Sunday, September 20, 2009

Miéville, Negri, Agamben: A brief note

As many people have pointed out, one of the ways by which we can understand the differences of Negri and Agamben is based upon their different understandings of potentiality. Negri is based upon his reading of Spinoza, and Agamben is based upon his reading of Aristotle. I don't have enough time to go into these readings, and the consquential distinctions in their philosophical projects. I just wanted to give a brief note on a way to conceptualize these distinctions in the first two bas-lag novels by China Mieville.

In Perdido Street Station, a significant plot device is dedicated to the development of a crisis engine, something that would us to tap into crisis energy. Crisis energy is perpetual motion. Crisis energy takes the decisive moment that something changes, and uses that feed into more and more power for that change. Crisis energy is a part of being, by the very nature of being you are already in crisis, just waiting to tap into it to do anything. This seems close to the understanding of potentia by Negri. Power that comes from living being that allows one to constantly change, morph, become something else entirely. We don't know what crisis can do.

In The Scar, a different type of power is sought after, the power of the possible. The power of the possible sword, or the possible letter. The explaination of the possible is given with the possible sword. Uther Doul carries with him a strang piece of technology, called a possible sword. When turned on, it doesn't just hit the target he actually hits, it hits all possible targets to a certain degree. The more possible, the more they are hit. The power of the sword isn't to become something else (a la crises) but to be or not to be whatever it possibly could be.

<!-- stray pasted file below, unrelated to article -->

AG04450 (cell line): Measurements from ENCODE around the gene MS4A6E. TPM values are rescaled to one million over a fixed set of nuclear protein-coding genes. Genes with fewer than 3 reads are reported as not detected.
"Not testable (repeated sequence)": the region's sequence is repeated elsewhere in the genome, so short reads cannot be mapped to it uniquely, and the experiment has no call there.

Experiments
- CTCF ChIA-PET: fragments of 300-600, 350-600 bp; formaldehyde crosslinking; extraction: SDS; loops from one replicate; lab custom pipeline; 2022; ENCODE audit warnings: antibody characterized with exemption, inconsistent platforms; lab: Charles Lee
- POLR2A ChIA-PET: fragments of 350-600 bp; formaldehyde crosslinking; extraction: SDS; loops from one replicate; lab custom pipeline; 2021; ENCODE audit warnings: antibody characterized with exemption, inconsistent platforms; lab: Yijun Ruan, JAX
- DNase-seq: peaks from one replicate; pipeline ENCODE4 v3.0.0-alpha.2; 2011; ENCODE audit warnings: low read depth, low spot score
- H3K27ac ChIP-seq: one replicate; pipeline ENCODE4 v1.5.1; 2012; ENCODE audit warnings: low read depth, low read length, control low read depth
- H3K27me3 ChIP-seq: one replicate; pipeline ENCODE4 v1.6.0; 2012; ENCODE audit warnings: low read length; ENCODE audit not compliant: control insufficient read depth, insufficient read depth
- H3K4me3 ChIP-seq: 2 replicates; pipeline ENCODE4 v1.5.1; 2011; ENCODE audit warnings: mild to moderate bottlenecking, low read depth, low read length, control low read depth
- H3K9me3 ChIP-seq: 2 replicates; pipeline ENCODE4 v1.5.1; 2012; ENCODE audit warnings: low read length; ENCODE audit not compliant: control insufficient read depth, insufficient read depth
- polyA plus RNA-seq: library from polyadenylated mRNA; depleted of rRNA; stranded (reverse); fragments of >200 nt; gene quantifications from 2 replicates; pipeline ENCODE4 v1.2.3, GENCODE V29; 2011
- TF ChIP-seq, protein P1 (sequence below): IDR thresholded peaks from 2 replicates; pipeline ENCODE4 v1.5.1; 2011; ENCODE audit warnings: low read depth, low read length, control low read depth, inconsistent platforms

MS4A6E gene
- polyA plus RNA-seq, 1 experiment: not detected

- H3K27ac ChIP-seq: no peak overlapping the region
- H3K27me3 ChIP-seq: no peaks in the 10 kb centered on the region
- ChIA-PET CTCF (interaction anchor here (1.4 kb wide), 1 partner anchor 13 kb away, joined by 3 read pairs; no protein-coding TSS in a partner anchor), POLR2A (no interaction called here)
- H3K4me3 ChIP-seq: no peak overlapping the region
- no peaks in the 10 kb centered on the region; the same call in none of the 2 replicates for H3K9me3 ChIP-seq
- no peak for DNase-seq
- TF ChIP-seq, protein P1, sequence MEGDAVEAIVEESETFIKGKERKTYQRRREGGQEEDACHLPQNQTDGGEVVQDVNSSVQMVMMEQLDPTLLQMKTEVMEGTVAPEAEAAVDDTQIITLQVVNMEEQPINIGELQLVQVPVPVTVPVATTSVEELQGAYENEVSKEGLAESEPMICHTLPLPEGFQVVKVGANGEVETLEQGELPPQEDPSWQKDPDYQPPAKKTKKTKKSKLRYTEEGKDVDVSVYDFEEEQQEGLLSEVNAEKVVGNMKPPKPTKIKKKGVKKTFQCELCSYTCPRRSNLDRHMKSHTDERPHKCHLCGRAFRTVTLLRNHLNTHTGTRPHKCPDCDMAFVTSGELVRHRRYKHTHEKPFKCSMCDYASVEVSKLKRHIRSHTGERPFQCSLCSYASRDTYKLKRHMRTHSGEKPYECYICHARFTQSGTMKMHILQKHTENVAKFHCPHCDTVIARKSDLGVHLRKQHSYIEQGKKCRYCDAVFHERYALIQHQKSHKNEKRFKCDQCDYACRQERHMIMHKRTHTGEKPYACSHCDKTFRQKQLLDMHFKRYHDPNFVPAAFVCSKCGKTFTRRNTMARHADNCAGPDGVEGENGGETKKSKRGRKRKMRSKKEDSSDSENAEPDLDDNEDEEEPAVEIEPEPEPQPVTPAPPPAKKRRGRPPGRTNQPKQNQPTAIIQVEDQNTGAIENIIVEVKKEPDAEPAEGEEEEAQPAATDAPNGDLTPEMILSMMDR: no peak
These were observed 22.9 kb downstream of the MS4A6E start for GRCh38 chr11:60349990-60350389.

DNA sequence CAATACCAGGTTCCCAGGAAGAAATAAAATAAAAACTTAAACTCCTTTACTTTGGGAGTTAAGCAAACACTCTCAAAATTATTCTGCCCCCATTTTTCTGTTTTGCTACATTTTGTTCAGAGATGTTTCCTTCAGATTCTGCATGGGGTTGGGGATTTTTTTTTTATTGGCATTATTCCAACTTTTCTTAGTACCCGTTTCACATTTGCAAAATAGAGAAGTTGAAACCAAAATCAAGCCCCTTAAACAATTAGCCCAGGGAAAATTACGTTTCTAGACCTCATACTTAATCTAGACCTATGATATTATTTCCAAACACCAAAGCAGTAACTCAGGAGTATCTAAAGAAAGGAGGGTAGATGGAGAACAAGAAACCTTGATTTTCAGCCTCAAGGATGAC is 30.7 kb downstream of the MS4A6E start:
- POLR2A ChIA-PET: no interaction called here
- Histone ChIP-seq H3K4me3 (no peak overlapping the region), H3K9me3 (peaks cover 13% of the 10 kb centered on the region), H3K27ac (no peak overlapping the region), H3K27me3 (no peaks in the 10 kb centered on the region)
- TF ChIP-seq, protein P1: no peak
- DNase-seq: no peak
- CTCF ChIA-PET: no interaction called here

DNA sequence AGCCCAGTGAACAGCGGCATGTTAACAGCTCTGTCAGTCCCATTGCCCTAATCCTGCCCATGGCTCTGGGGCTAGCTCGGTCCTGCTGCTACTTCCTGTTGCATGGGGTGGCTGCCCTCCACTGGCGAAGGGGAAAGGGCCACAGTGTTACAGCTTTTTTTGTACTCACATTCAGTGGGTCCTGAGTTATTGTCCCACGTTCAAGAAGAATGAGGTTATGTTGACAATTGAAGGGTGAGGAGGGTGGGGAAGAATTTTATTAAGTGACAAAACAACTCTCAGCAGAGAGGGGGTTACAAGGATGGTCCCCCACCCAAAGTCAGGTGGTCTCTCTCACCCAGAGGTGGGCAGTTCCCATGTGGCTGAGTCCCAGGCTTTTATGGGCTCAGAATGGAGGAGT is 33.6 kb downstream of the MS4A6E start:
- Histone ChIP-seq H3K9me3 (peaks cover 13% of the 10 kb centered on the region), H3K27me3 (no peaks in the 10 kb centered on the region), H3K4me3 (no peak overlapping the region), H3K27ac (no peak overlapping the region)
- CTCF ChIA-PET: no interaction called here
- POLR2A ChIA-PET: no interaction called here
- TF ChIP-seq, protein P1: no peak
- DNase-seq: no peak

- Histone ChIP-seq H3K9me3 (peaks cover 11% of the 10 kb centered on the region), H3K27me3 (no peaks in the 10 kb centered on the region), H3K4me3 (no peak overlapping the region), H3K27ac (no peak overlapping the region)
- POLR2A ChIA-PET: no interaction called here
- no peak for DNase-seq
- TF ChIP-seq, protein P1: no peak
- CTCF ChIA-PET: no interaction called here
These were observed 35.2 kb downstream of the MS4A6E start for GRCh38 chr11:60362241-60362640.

Now, maybe crisis energy and the possible sword are bad examples. However, the way Mieville describes the tension between the two is a great description of the tension between the two politics of Negri and Agamben.

From The Scar:
[H]is conviction that underlying the facticity of the world, in all its seeming fastnass, was an instability, a crisis pushing things to change from the tensions within them.
In the possibility mining that Uther Doul had just described Bellis saw a radical undermining of crisis theory. Crisis, Issac had once told her, was manifest in the tendency of the real to become what it was not. If what was and what was not were allowed to coexist, the very tension -- the crisis at the center of existence -- must dissipate. Where was that crisis energy in the real becoming what it was not, if what it was not was right there alongside what it was? (p. 396).